Has The Red Sox Home Sellout Streak Outlived Its Value?

Could more empty seats be in Fenway Park's future? Is that a bad thing? (AP)

Could more empty seats be in Fenway Park’s future? If so, would that be bad? (AP)

BOSTON — The Boston Red Sox are hoping for some home cooking Friday after losing eight of nine on the road. There are no pitchforks waiting for them at Fenway Park, though. Most fans have given up after a disastrous season.

Boston opened the year with the third-highest payroll in baseball: $173 million. Now the Sox are barely out of last place in their division.

Even so, Fenway Park is still somehow selling out. Friday night would be the 783rd game in a row, a major league sports record. It got us thinking: What’s a sellout streak worth anyway?

“It’s gotten so bad, so quickly, in so many ways,” said Sox fan Jeff Werner. “It’s literally like a train wreck.”

Werner says the only bright spot in this dismal season is that after seven years on the waiting list, he’s finally been offered a ticket package. It’s diehard fans like Werner that keep the home sellout record going. And that has been worth a lot to the Red Sox.

“The sellout streak creates a sensation,” said Andrew Zimbalist, a sports economist at Smith College in Northampton. “An image of: This is a hot ticket, this is a place you want to be. Aren’t you a lucky person to have one of the scarce tickets to a Red Sox game?”

That increased demand help keeps sales strong. When the Cleveland Indians’ sellout streak ended at 455 games, attendance crashed. Even so, the enduring Red Sox sellouts have come under fire. There were rows of open seats at the last home game.

“We understand that the literal sense of the word, people may assume there’s not one ticket to be had,” said Sam Kennedy, the Red Sox’ vice president of operations. “But that’s not the case.”

The Red Sox call it a sellout even if somebody bought a ticket but doesn’t show up. And the team counts tickets it donates to charity, even if they go unused.

Many fans say the streak seems dubious. Zimbalist wonders if it has outlived its value.

“I imagine that the ownership of the Red Sox would not be at all disappointed if they were able to announce that the sellout streak had ended,” Zimbalist said.

After all, the Red Sox have one of the smallest ballparks in Major League Baseball. A cap on supply makes it easier to create pent-up demand. All the Red Sox have to do is sign some exciting new players in the offseason, and it shouldn’t be that hard to fill the stands again.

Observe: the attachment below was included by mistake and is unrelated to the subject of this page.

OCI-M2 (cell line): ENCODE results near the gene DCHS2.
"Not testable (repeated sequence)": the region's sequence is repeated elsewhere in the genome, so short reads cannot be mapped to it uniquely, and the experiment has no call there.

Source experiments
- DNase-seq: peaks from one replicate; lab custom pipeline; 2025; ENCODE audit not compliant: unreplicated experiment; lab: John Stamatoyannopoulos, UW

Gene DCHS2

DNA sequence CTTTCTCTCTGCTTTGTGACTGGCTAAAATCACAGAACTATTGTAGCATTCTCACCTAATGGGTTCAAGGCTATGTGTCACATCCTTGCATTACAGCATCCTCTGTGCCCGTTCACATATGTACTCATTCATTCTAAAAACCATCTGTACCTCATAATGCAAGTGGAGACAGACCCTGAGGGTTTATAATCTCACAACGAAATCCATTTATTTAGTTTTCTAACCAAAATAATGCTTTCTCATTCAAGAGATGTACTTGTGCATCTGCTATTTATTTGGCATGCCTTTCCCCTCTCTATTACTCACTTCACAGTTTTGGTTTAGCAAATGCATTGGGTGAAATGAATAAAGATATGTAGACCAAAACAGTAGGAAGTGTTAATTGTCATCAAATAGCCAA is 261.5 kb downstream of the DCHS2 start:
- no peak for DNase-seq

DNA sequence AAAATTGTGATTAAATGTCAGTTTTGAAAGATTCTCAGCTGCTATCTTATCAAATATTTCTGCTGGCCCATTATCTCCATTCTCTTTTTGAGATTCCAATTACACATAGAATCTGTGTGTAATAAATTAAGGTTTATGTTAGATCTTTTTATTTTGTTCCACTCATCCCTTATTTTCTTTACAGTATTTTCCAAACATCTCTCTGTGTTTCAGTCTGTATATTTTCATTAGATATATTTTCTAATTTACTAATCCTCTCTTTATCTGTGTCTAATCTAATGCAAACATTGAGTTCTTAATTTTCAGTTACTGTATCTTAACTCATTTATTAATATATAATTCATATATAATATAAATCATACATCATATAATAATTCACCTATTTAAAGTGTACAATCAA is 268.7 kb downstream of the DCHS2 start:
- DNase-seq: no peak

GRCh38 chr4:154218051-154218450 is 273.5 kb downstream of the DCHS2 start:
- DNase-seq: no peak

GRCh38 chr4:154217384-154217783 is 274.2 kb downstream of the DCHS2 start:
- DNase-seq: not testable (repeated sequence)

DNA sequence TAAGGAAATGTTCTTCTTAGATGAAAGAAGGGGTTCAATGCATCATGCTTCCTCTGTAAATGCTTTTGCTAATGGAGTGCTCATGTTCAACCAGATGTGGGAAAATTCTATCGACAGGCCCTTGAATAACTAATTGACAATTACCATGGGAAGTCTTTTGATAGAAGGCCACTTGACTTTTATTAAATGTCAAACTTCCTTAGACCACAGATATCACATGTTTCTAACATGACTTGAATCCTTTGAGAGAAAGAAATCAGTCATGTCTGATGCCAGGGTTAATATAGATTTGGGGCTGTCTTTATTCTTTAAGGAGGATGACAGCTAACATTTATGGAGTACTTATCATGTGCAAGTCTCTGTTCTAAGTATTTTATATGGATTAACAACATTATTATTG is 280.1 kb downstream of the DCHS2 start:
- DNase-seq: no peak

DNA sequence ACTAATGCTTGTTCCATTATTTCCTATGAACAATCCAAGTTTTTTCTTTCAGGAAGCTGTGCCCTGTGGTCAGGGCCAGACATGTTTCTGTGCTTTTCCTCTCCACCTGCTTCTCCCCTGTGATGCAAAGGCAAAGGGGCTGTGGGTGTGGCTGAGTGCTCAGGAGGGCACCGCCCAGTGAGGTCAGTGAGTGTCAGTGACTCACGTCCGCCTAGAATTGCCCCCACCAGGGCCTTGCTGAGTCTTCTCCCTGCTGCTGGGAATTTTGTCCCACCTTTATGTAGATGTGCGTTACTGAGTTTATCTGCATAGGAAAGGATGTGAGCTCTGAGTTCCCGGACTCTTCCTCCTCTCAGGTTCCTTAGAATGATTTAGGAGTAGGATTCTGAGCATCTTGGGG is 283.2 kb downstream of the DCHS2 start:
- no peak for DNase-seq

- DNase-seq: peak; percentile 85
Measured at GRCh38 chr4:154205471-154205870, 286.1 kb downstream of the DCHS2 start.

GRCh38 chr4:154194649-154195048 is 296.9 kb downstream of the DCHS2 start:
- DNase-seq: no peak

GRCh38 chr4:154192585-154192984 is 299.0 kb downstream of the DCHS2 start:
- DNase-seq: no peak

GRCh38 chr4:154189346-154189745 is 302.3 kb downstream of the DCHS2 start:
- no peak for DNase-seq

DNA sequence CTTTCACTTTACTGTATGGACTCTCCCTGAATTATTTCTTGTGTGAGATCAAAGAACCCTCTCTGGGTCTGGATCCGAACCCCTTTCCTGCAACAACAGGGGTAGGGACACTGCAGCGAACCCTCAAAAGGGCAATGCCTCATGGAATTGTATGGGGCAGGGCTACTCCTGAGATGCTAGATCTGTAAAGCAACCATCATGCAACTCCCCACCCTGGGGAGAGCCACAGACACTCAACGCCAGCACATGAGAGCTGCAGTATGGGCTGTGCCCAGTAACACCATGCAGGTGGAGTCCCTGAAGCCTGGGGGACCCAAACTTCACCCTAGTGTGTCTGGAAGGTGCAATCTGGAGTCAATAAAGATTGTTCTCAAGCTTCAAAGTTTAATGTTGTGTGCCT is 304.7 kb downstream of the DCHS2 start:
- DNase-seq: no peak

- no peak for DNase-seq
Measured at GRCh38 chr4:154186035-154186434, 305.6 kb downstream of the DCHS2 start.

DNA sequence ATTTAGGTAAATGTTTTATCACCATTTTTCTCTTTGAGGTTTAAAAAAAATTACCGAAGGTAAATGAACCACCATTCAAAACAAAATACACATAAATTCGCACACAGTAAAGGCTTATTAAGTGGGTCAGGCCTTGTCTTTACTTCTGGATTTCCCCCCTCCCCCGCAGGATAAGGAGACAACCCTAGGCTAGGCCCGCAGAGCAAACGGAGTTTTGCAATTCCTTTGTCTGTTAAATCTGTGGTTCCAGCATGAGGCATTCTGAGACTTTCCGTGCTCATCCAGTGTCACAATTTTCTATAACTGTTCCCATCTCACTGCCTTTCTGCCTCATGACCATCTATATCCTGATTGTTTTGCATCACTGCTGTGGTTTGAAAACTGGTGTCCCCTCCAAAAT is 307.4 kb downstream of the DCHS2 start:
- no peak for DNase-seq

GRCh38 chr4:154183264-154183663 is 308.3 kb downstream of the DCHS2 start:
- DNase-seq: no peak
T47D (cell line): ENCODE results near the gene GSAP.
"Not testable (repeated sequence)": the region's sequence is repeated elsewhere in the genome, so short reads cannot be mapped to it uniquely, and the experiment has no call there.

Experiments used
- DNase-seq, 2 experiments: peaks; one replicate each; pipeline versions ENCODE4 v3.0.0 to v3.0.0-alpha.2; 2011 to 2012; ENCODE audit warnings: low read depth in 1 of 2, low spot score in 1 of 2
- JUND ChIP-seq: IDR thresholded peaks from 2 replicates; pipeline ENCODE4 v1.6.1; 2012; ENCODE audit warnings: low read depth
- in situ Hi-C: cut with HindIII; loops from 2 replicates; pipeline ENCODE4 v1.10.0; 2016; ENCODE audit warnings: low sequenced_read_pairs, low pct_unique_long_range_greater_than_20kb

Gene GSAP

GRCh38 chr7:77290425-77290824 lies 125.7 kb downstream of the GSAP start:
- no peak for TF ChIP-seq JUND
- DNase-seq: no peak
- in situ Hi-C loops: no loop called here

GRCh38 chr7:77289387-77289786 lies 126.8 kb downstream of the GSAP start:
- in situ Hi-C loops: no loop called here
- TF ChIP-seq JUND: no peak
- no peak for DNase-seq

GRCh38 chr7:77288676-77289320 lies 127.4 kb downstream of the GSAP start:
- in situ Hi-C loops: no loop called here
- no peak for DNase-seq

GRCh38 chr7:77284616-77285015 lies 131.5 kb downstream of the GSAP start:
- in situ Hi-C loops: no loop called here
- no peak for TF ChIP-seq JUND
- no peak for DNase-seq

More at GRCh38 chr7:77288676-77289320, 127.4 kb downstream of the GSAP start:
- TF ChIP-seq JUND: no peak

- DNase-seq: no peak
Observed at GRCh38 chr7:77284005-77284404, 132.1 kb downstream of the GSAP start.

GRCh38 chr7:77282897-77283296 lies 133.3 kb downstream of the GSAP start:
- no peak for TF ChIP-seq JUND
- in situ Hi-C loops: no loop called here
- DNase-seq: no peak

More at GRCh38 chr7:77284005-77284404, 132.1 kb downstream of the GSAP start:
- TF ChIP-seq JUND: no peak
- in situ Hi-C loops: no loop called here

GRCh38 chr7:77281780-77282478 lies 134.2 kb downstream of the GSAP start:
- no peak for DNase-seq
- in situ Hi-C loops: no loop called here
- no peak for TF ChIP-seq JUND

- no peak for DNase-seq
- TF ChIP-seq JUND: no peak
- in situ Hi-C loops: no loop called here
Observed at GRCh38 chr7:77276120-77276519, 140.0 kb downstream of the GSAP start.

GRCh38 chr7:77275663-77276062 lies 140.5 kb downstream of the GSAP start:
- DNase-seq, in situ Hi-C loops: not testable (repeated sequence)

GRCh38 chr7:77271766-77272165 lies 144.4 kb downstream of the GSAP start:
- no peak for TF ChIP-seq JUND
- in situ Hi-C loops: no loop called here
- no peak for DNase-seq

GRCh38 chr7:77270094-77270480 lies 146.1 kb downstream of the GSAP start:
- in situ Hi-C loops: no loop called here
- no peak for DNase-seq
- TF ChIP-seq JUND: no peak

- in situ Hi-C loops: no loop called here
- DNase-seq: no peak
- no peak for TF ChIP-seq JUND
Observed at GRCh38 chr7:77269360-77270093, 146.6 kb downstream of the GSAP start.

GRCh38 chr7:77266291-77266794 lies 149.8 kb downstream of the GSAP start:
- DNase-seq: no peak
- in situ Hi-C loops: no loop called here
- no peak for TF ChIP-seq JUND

And, like the team, start a new streak from scratch.

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  • Not Going to Fenway

    You would have to pay me to go to a Red Sox game.  The way they are playing, I’d rather go to Pawtucket, where the players still have some drive and desire to win.

  • Jim

    The only people who care about the “streak” are the front office and the members of the media. The fans really could not care less if it continues and that would be true even if the team were playing well.

  • Wench

    Even during the height of the sellout and the Red Sox’s recent prowess, I could get tickets to virtually any game I wanted. The major exceptions were the Yankees games, unsurprisingly. But White Sox, the week before? No problem.

    Sell out is really not the word.

  • Mike_Card

    It might have changed, but the attendance in the Nat’l league used to be turnstile count, and in the Am league, tix sold.  Are they still done that way?  It used to be a bone of contention on the home & home revenue sharing after interleague play began.

  • ultim8em

    The idea that the Red Sox have a real “sell out” streak that is still alive is a complete laughingstock. Watch ANY game (even, I predict, the Yankees series that’s about to begin) over the last month and there have been huge SWATHS of empty seats.

    If John Henry and the Red Sox management want to pretend that the Red Sox are still so “hot” in Boston that the place is selling out every night, I guess they can keep trying to maintain the charade. They own the Sox, it’s their prerogative, and if they want to tell Jerry Remy to keep telling the lie to earn his pay, hey he who pays the piper calls the tune.

    But for those of us who live in the real world, it’s just another facet of the tragi-comedy that has become the 2011/2012 Dead Sox.

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